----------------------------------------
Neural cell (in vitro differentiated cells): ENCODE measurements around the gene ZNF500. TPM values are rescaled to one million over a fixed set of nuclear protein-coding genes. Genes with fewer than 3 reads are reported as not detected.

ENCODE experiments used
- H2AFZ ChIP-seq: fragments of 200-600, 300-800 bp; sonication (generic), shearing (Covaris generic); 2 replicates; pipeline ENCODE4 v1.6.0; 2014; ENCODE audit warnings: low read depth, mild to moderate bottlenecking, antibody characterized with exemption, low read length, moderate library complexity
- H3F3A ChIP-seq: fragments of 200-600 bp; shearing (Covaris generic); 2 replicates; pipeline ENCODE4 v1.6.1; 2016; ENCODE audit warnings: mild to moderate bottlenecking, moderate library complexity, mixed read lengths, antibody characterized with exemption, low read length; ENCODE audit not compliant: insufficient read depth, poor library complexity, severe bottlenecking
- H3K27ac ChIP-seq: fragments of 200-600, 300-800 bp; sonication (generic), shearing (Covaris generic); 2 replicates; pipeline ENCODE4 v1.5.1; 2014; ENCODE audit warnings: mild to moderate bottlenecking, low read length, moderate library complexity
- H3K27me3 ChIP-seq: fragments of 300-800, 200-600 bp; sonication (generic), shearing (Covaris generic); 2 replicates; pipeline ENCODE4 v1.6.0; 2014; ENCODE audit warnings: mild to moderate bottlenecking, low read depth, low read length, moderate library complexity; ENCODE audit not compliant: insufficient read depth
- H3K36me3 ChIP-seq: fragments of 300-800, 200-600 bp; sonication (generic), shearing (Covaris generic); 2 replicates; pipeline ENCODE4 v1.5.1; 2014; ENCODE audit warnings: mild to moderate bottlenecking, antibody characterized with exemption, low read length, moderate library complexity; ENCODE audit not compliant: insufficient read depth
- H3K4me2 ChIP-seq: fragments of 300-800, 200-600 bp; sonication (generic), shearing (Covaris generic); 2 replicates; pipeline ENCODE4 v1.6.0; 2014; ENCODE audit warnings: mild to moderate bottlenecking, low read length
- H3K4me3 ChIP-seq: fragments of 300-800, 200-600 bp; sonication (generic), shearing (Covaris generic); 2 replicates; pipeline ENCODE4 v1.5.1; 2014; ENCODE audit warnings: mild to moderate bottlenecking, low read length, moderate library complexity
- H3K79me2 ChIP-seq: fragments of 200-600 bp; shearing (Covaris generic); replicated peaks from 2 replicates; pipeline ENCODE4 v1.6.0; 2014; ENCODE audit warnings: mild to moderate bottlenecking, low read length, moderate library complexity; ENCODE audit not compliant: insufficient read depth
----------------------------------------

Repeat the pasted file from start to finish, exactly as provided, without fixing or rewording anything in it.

Neural cell (in vitro differentiated cells): ENCODE measurements around the gene ZNF500. TPM values are rescaled to one million over a fixed set of nuclear protein-coding genes. Genes with fewer than 3 reads are reported as not detected.

ENCODE experiments used
- H2AFZ ChIP-seq: fragments of 200-600, 300-800 bp; sonication (generic), shearing (Covaris generic); 2 replicates; pipeline ENCODE4 v1.6.0; 2014; ENCODE audit warnings: low read depth, mild to moderate bottlenecking, antibody characterized with exemption, low read length, moderate library complexity
- H3F3A ChIP-seq: fragments of 200-600 bp; shearing (Covaris generic); 2 replicates; pipeline ENCODE4 v1.6.1; 2016; ENCODE audit warnings: mild to moderate bottlenecking, moderate library complexity, mixed read lengths, antibody characterized with exemption, low read length; ENCODE audit not compliant: insufficient read depth, poor library complexity, severe bottlenecking
- H3K27ac ChIP-seq: fragments of 200-600, 300-800 bp; sonication (generic), shearing (Covaris generic); 2 replicates; pipeline ENCODE4 v1.5.1; 2014; ENCODE audit warnings: mild to moderate bottlenecking, low read length, moderate library complexity
- H3K27me3 ChIP-seq: fragments of 300-800, 200-600 bp; sonication (generic), shearing (Covaris generic); 2 replicates; pipeline ENCODE4 v1.6.0; 2014; ENCODE audit warnings: mild to moderate bottlenecking, low read depth, low read length, moderate library complexity; ENCODE audit not compliant: insufficient read depth
- H3K36me3 ChIP-seq: fragments of 300-800, 200-600 bp; sonication (generic), shearing (Covaris generic); 2 replicates; pipeline ENCODE4 v1.5.1; 2014; ENCODE audit warnings: mild to moderate bottlenecking, antibody characterized with exemption, low read length, moderate library complexity; ENCODE audit not compliant: insufficient read depth
- H3K4me2 ChIP-seq: fragments of 300-800, 200-600 bp; sonication (generic), shearing (Covaris generic); 2 replicates; pipeline ENCODE4 v1.6.0; 2014; ENCODE audit warnings: mild to moderate bottlenecking, low read length
- H3K4me3 ChIP-seq: fragments of 300-800, 200-600 bp; sonication (generic), shearing (Covaris generic); 2 replicates; pipeline ENCODE4 v1.5.1; 2014; ENCODE audit warnings: mild to moderate bottlenecking, low read length, moderate library complexity
- H3K79me2 ChIP-seq: fragments of 200-600 bp; shearing (Covaris generic); replicated peaks from 2 replicates; pipeline ENCODE4 v1.6.0; 2014; ENCODE audit warnings: mild to moderate bottlenecking, low read length, moderate library complexity; ENCODE audit not compliant: insufficient read depth